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Clin Infect Dis. 2016 August 1; 63(3): 425–426.
Published online 2016 May 3. doi:  10.1093/cid/ciw293
PMCID: PMC4946020

CD4/CD8 Cell Ratio in Acute HIV Infection and the Impact of Early Antiretroviral Therapy

To the Editor—We read with interest the manuscript by Caby and colleagues [1] who reported that early initiation of antiretroviral therapy (ART) seems to improve the CD4/CD8 cell ratio. However, the dynamic of CD4/CD8 ratios during early human immunodeficiency virus (HIV) infection remains poorly studied, especially in the context of early ART initiation.

We analyzed CD4/CD8 cell ratios in relation to (1) signs and symptoms of acute HIV infection (AHI) and (2) early versus delayed initiation of ART in 90 individuals with a diagnosis of AHI during 2007–2014 [2, 3]. AHI was defined as Fiebig stage I–II [4]. Detailed methods, including demographics of the study cohort, have been published elsewhere [5].

CD4/CD8 cell ratios were significantly lower (median, 0.71 [interquartile range (IQR), 0.43–1.02] vs 1.11 [0.58–1.47]; P = .047) in the 72 individuals reporting signs and symptoms consistent with AHI before or at the time of diagnostic testing than in the 18 who did not. No difference was found for CD4 and CD8 cell counts alone. A significant negative correlation was found between CD4/CD8 ratios and duration of signs and symptoms (median [IQR], 9 [5–13] days), with lower ratios observed in those with longer duration (Spearman ρ = −0.403; P = .001). Significantly lower CD4/CD8 ratios (median [IQR], 0.44 [0.33–0.72] vs 0.92 [0.59–1.24]; P = .03) were also observed in those individuals who sought medical attention because of their signs and symptoms (12 of 42; 29%).

CD4/CD8 ratios over time are displayed in Table Table1.1. A total of 57 of 90 individuals with AHI (63%) started ART with our program; 16 (28%) started ART within 30 days of AHI diagnosis (ie, within 40 days of the estimated date of infection, categorized as early ART), and 41 started ART later (delayed ART). Among those with early ART, CD4/CD8 ratios did not differ between nucleic acid testing (NAT) and ART initiation (P = .73; Wilcoxon signed rank test), whereas lower ratios were observed at ART initiation (compared with NAT) among those with delayed ART (P = .001).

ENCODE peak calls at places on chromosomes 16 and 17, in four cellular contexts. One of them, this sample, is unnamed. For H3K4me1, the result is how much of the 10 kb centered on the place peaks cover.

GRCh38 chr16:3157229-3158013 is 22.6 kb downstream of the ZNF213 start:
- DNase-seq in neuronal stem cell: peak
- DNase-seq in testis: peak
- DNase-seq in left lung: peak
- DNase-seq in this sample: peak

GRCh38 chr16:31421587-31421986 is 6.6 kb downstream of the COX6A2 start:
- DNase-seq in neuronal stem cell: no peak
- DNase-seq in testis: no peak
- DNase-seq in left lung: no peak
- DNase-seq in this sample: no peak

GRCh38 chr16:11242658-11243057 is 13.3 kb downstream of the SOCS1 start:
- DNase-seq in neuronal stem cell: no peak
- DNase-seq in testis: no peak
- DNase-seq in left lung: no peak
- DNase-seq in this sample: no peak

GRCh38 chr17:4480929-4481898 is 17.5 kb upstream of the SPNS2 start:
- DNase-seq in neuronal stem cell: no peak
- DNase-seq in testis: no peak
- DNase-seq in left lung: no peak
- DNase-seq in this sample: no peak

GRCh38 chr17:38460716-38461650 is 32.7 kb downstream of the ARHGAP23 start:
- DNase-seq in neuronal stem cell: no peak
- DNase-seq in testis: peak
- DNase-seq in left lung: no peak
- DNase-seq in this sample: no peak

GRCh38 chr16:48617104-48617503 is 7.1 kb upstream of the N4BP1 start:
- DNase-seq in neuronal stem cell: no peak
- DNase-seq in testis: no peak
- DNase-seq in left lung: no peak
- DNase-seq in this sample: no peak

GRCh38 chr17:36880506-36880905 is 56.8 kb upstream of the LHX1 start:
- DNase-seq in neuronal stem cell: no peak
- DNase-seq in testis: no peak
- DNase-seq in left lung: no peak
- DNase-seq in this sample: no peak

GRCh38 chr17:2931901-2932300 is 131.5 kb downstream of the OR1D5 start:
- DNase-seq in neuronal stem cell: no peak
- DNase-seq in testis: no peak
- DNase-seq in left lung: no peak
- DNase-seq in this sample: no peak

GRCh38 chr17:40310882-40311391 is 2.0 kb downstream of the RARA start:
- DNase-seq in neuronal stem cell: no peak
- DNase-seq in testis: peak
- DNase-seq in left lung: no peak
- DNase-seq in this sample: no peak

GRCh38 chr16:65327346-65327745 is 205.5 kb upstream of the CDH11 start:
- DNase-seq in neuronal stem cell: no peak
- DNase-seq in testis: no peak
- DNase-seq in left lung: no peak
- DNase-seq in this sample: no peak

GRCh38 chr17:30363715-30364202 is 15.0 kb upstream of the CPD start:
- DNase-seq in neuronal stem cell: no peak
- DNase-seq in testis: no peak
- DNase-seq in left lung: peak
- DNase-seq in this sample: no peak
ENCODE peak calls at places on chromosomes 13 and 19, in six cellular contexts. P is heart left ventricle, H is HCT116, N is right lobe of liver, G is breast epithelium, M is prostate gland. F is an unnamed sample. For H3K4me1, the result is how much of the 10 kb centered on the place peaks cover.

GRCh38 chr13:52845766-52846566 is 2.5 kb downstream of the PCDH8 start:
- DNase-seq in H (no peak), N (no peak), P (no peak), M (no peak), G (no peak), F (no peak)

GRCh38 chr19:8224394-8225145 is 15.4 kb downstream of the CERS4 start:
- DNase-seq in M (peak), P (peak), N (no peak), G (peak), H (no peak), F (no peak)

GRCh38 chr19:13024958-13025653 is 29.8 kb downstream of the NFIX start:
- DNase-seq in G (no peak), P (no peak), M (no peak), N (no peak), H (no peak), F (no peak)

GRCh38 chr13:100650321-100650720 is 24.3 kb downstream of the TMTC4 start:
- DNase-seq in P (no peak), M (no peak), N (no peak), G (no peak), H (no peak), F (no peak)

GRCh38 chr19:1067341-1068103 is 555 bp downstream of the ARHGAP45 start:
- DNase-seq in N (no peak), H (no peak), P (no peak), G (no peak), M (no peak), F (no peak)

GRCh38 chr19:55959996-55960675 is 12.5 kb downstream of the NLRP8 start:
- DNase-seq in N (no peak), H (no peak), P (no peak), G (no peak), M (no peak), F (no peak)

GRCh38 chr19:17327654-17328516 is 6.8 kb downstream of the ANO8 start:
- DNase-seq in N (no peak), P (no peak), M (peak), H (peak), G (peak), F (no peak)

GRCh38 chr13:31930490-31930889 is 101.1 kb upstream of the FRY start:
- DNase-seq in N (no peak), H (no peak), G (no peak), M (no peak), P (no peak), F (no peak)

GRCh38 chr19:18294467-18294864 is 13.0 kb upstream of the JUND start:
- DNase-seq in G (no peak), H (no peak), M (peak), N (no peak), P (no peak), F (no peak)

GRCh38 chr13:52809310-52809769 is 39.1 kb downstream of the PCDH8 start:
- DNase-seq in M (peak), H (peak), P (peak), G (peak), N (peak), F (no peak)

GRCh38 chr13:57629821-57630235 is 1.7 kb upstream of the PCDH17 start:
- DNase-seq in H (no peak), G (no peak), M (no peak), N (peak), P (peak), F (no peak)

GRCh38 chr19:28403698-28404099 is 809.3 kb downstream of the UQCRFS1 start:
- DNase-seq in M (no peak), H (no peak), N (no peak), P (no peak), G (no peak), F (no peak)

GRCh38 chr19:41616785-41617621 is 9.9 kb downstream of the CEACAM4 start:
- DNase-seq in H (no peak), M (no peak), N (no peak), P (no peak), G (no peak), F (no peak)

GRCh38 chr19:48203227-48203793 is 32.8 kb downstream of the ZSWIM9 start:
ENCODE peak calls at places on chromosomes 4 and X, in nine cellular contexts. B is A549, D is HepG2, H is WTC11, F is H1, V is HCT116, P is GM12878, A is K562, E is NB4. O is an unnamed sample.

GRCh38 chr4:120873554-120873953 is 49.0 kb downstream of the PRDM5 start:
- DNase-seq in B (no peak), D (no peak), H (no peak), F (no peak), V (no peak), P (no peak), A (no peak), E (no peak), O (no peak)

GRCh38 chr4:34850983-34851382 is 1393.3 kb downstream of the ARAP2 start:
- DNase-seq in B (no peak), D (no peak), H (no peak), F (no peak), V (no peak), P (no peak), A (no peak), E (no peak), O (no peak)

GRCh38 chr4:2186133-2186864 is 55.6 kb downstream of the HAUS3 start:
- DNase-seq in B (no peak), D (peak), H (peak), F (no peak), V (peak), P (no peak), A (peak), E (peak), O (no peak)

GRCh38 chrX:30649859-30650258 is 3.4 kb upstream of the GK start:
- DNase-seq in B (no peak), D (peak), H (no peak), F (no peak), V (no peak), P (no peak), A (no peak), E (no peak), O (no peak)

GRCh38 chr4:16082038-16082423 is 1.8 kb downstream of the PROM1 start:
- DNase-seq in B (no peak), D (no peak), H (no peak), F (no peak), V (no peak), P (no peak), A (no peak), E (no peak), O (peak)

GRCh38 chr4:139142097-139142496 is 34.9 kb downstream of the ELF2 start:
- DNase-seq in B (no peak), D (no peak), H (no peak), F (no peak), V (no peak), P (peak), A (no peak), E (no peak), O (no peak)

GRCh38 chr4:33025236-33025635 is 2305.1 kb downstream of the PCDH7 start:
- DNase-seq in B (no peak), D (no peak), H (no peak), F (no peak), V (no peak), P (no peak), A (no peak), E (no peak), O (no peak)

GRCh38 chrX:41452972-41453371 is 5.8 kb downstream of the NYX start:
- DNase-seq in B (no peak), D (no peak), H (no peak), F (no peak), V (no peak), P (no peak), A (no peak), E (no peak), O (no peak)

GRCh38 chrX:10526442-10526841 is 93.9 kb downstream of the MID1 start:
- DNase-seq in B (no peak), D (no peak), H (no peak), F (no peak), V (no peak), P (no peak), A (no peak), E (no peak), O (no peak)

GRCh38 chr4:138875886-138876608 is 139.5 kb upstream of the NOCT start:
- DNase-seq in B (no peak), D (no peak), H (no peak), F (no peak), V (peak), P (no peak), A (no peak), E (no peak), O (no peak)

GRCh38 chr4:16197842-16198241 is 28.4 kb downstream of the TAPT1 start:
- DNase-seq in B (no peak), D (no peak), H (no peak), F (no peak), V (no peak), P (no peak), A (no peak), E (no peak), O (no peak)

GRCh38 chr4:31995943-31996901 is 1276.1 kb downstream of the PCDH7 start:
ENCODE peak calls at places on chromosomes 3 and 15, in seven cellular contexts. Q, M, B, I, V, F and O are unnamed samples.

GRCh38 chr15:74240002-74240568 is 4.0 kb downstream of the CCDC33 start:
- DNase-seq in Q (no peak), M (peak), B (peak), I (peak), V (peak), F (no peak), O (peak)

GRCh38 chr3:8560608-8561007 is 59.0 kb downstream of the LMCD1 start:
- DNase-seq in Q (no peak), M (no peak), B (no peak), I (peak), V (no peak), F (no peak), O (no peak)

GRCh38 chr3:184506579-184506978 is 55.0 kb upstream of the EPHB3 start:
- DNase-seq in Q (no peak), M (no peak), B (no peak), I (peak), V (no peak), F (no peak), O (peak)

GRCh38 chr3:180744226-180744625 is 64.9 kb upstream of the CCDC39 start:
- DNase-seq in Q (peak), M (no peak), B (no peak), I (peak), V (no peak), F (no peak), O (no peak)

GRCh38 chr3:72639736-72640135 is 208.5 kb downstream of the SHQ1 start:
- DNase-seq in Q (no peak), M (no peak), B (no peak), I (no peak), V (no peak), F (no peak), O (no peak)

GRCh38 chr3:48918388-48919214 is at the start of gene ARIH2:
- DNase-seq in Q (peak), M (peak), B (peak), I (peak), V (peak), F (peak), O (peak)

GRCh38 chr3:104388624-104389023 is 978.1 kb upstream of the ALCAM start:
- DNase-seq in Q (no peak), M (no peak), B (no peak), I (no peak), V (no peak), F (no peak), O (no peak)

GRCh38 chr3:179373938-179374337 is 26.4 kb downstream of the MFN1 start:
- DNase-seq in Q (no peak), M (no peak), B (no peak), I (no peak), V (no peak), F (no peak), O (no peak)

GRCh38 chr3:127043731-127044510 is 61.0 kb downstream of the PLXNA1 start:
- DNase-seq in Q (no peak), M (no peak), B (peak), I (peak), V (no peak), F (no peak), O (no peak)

Table 1.
CD4/CD8 Cell Ratios, CD4 and CD8 Counts, and Viral Loads Over Time in Individuals With Acute Human Immunodeficiency Virus Infection and Early Versus Delayed Antiretroviral Therapy Initiationa

At follow-up in week 36 of ART (±12 weeks; week of follow-up did not differ between those with early and delayed ART; 89% overall were virally suppressed), CD4/CD8 ratios were significantly higher than at ART initiation (week 0) in both those with early ART (P = .006) and those with delayed ART (P < .001). Compared with the time of NAT, CD4/CD8 ratios increased significantly in those with early ART (P = .02), but no difference was observed in those with delayed ART (P = .12).

Low CD4/CD8 ratios in HIV infection have been linked to higher risk non-AIDS-related morbidity and mortality risks [68]. We found that CD4/CD8 ratios were generally lower in individuals with symptomatic AHI and were correlated with duration of AHI symptoms. Importantly, very early ART (initiated within 40 days of the estimated date of infection) was associated with a significant increase in CD4/CD8 ratios. Our data indicate that CD4/CD8 ratios decline rapidly during AHI but may increase significantly once ART is initiated. Very early initiation of ART may lead to a significant increase in CD4/CD8 ratios and reduce the non-AIDS morbidity and mortality risks.


Disclaimer. The funders had no role in study design, data collection and analysis, decision to publish, or preparation of the manuscript.

Financial support. This work was supported by the Interdisciplinary Research Fellowship in NeuroAIDS (fellowship R25-MH081482 to M. H.), the Translational Methamphetamine AIDS Research Center pilot study (grant P50DA026306 to M. H.), the Max Kade Foundation (postdoctoral research grant to M. H.), the California human immunodeficiency virus/AIDS Research Program (grant F13SD321 to A. C.), the Bettencourt-Schueller Foundation (A. C.), and the National Institutes of Health (grants AI106039, AI043638, AI074621, AI108351, and MH100974 to S. J. L.).

Potential conflicts of interest. M. H. served on the speakers' bureau of Merck. S. J. L. reports grant funding from Gilead Sciences. A. C. reports no potential conflicts. All authors have submitted the ICMJE Form for Disclosure of Potential Conflicts of Interest. Conflicts that the editors consider relevant to the content of the manuscript have been disclosed.


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